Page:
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Decide whether we will include raw features
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Description

I'd like to include the extracted features in Hadoop. This is a lot of additional data so I wanted to raise this with Analytics as an open question. For each score (0.4–3KB), this would roughly double the amount of data we need to store.

Potential path:

/wmf/data/ores/feature/wiki=enwiki/model=editquality/feature_name=feature.wikitext.revision.parent.external_links

The raw features will be valuable for several reasons, including:

  • Potentially useful to researchers and tool authors.
  • Could dramatically reduce our time to retrain and adjust existing models.
  • Would create exciting possibilities for training or scoring directly in Hadoop.

A detail worth mentioning is that feature_name might have hundreds of values for each model. These features are "upstream" of the model_version so have their own time window for validity. One complication is that feature directories should properly be deleted in the rare event that we need to change how a feature's value is calculated, but not change the feature's name.

Event Timeline

awight created this task.Dec 3 2018, 11:41 PM
awight added subscribers: Halfak, Ladsgroup.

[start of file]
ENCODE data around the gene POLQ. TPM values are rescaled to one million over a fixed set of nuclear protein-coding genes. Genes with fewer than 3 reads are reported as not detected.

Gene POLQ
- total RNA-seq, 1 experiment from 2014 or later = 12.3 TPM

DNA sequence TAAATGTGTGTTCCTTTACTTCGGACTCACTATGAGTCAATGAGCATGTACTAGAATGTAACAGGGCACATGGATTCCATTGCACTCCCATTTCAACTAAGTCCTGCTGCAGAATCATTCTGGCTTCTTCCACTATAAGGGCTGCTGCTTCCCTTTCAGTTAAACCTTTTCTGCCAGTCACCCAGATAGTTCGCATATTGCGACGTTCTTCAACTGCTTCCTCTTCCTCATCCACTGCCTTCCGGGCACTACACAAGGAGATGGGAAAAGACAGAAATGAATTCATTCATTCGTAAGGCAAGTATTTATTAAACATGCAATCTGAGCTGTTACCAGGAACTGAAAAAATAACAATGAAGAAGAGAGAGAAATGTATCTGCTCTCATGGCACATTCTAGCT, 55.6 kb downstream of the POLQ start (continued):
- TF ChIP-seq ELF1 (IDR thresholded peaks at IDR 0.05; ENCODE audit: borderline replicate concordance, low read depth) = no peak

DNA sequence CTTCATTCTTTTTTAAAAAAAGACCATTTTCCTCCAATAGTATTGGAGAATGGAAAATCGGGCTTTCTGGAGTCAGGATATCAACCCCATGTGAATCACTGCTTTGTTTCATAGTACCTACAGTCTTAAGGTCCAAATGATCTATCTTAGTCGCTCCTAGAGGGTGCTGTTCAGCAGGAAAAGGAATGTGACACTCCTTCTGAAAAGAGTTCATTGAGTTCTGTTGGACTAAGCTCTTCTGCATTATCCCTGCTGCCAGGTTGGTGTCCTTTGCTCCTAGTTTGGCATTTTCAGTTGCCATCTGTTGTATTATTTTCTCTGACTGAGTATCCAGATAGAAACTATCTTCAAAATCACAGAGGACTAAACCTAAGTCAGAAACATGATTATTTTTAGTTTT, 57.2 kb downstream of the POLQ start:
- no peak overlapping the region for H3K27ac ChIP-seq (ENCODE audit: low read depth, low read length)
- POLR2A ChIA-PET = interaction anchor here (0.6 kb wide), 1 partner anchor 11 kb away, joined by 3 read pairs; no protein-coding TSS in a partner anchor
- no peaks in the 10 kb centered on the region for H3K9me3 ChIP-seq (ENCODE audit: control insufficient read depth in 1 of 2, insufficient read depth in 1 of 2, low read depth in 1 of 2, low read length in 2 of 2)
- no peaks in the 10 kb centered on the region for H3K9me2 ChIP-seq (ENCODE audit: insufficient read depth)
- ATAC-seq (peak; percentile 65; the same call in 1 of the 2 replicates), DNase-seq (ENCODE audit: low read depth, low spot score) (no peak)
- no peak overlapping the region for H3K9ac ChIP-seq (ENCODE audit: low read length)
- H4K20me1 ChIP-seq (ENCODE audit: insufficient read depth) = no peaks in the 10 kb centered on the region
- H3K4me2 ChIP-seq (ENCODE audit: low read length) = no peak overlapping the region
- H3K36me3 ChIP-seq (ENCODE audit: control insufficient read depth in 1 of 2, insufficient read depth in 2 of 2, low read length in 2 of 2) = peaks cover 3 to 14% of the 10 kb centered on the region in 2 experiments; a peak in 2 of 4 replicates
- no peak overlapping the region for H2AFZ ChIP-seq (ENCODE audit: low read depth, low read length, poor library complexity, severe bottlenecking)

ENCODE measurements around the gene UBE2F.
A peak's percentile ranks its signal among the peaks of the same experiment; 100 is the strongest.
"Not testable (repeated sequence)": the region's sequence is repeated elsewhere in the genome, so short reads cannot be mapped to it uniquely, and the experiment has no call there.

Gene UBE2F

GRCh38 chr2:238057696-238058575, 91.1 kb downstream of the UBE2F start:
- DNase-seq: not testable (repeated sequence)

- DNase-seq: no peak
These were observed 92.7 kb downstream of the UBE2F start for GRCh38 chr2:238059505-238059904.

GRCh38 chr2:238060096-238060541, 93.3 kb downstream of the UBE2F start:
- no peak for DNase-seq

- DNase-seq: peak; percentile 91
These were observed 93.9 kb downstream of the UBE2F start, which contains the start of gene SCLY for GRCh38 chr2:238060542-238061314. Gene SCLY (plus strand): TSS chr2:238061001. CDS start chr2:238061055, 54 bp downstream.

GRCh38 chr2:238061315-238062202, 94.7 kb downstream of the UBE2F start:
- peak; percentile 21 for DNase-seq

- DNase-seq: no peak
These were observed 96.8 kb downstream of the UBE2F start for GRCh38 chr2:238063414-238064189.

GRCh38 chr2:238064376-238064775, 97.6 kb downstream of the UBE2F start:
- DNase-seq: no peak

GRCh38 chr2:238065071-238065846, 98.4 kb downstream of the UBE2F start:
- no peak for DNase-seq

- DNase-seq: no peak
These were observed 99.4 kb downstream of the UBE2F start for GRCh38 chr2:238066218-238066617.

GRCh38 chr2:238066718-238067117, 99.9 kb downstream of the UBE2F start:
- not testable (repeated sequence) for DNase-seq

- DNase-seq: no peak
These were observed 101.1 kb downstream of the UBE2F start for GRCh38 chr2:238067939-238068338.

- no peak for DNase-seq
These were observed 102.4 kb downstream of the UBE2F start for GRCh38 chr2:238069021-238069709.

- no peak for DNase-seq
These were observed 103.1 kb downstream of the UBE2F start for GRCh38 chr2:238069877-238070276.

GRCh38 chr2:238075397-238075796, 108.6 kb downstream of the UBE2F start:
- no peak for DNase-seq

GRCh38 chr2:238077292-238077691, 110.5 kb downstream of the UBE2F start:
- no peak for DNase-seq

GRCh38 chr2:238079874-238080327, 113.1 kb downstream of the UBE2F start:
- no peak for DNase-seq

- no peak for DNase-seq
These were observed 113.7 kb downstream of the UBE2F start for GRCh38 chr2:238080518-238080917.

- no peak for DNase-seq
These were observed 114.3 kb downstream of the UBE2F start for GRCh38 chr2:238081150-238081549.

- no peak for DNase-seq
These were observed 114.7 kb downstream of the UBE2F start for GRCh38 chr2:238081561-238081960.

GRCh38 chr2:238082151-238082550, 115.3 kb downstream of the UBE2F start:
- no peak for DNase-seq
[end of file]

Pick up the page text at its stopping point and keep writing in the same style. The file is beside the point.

awight updated the task description. (Show Details)Dec 3 2018, 11:43 PM
awight added a comment.Dec 7 2018, 3:57 PM

Offsite chat suggests that there's value in actually storing the raw "root" data sources that we build the feature tree from. Let's estimate the storage requirements for doing that.

fdans added a subscriber: fdans.EditedDec 10 2018, 4:55 PM

Sounds ok to us! Just to be sure, can you provide an estimate of the total increase in size? How often will that get updated and archived? Keep in mind that to update data you have to overwrite the whole directory.

fdans moved this task from Incoming to Radar on the Analytics board.Dec 10 2018, 4:57 PM
fdans added a subscriber: Milimetric.

I think the best way to produce an estimate would be to generate a dataset with root datasources based on a random sample of revisions. It's important to note that root data for the average edit likely increases over time because the content of revisions will also increase over time in a wiki. So, I think the best strategy would be to gather a purely random sample across all time and then extrapolate from that.

We can even use the random samples we use to train our models. E.g. for English Wikipedia's editquality models, we can use the 20k sample used in training and testing.

One other note: there is quite a lot of overlap in root datasources for all models relevant to a single revision. So it would be beneficial if the schema would allow storing one set of root datasources per rev_id but multiple scores for each of the models.